When the Washington Capitals defeated the Vegas Golden Knights for the Stanley Cup title, they ended a 14-year dry spell since the last time a D.C. team won a major league championship, dating from when United won the MLS Cup in 2004.
Droughts and floods have characterized the District’s sports history.
• It began with the Senators, who made three World Series appearances — winning one — in the 1920s and early ’30s. No Washington baseball team has played in a World Series since.
• The Redskins were a success as soon as they arrived from Boston, winning an NFL championship in 1937 and appearing in four more title games in the next eight years. It took nearly three decades before they would play for a title again. They returned to dominance in the 1980s and early ’90s but have been dormant since.
• The Red Auerbach-coached Washington Capitols fell to the Minneapolis Lakers in the 1949 BAA (Basketball Association of America) Finals before folding during the 1951 season. The NBA’s Bullets moved from Baltimore to D.C. in 1973 and soon found success, playing for three championships in five seasons from 1975 to 1979, winning their only title in the 1977-78 campaign. Now named the Wizards, the team has won only five playoff series since, never advancing past the second round.
• D.C. United was the premier team in the MLS’s early years, winning the league’s inaugural championship in 1996 and appearing in a total of five MLS Cup matches over eight years, winning four.
• That brings us to the Caps. Founded in 1974, it took the team 24 years to reach its first Stanley Cup finals. Twenty years later they earned their first Stanley Cup title, and ended the District’s most recent dry spell.
Regular season: 92-62 record, won the American League, finishing two games ahead of the New York Yankees.
With both the series and Game 7 tied at 3, Walter Johnson pitched four scoreless innings in relief to lead the Senators to victory in 12 innings. As Post columnist Shirley Povich wrote in 1987 on the 100th anniversary of Johnson’s birth: “Other baseball greats were justly famed and much admired, but of all the game’s heroes, Walter Johnson may have been the most beloved. It may be accurate to say he was more taken to heart, perhaps as a recognition that so much of his career was tied to the misfortunes of second division and last place Washington Senators teams for whom he toiled 21 years (1907-27). As an instance, in his five starts during the month of July in 1909, the feeble Senators didn’t get him a single run. . . . At the same time he was in a class by himself as a pitcher, Johnson was also a sympathy figure. An entire nation prayed for the Senators to win the 1924 pennant and thus give Johnson a World Series role at last. When they did, and when Johnson lost his first two starts against the Giants, there was a national sadness. When he ambled into the seventh game as a relief pitcher with the score tied in the ninth and reached back to deliver four shutout innings and clinch the world championship for the Senators, America celebrated.”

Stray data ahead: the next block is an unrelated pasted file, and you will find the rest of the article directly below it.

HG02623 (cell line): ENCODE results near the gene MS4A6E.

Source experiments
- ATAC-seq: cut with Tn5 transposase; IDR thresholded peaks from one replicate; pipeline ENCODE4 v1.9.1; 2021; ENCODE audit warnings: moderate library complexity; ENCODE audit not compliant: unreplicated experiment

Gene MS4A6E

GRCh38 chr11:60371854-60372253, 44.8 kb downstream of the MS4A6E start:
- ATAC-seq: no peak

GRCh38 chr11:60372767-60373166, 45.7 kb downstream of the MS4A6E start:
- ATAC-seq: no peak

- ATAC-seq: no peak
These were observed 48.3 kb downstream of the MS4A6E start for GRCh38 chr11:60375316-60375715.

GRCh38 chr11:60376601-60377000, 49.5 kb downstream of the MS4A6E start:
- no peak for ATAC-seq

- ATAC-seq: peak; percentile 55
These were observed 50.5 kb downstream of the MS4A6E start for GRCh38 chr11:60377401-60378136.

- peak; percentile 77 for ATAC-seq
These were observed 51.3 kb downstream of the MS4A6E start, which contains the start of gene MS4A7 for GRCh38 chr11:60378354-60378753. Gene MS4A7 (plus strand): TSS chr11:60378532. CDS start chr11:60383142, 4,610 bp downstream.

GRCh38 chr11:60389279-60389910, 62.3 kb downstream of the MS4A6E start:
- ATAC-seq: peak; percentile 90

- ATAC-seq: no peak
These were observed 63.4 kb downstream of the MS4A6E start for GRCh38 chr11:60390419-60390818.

Regular season: 90-61, won the American League, finishing 8 1/2
games ahead of the Philadelphia Athletics.
The Senators led 4-0 after the first inning of Game 7 and 6-3 after four innings, but the Pirates rallied to tie the game at 6 after seven innings. American League MVP Roger Peckinpaugh hit a solo homer in the top of the eighth, again giving the Senators the advantage, 7-6. Senators starter Walter Johnson, who had dominated Games 1 and 4, got two quick outs in the bottom of the inning. But Pittsburgh’s No. 8 hitter, Earl Smith, doubled and pinch hitter Carson Bigbee did the same, scoring pinch runner Emil Yde. A walk and an error loaded the bases for Pirates star Kiki Cuyler, who hit a ground-rule double to deep right, scoring two runs and giving the Pirates their first lead of the game, 9-7. Pittsburgh reliever Red Oldham retired the top of the Senators’ lineup — Hall of Famers Sam Rice, Bucky Harris and Goose Goslin — in order in the top of the ninth to finish the Series.
Regular season: 99-53, won the American League, finishing seven games ahead of the New York Yankees.
Unlike Washington’s two previous World Series appearances, which each went seven games, this one ended quickly, with the Senators only managing a victory in Game 3. The last two games of the series were close, however, with each going extra innings. Hall of Famer Mel Ott homered in the top of the 10th inning of Game 5 to give New York a 4-3 lead. The Senators put runners on first and second in the bottom of the inning, but Dolf Luque struck out Joe Kuhel to end the threat.
Regular season: 8-3, won the East Division, finishing 1 1/2 games ahead of the New York Giants.
Rookie Sammy Baugh completed 18 of 33 passes for 335 yards and three touchdowns as the Redskins rallied from a seven-point halftime deficit to win a championship in their first season in Washington. The Post’s Shirley Povich wrote from Wrigley Field: “At the end of the half the game belonged to the Bears by a score of 14 to 7, with the Redskins seemingly in rout as Nagurski and Manders and Nolting and Masterson poured through the Washington line and bulled their way into the lead.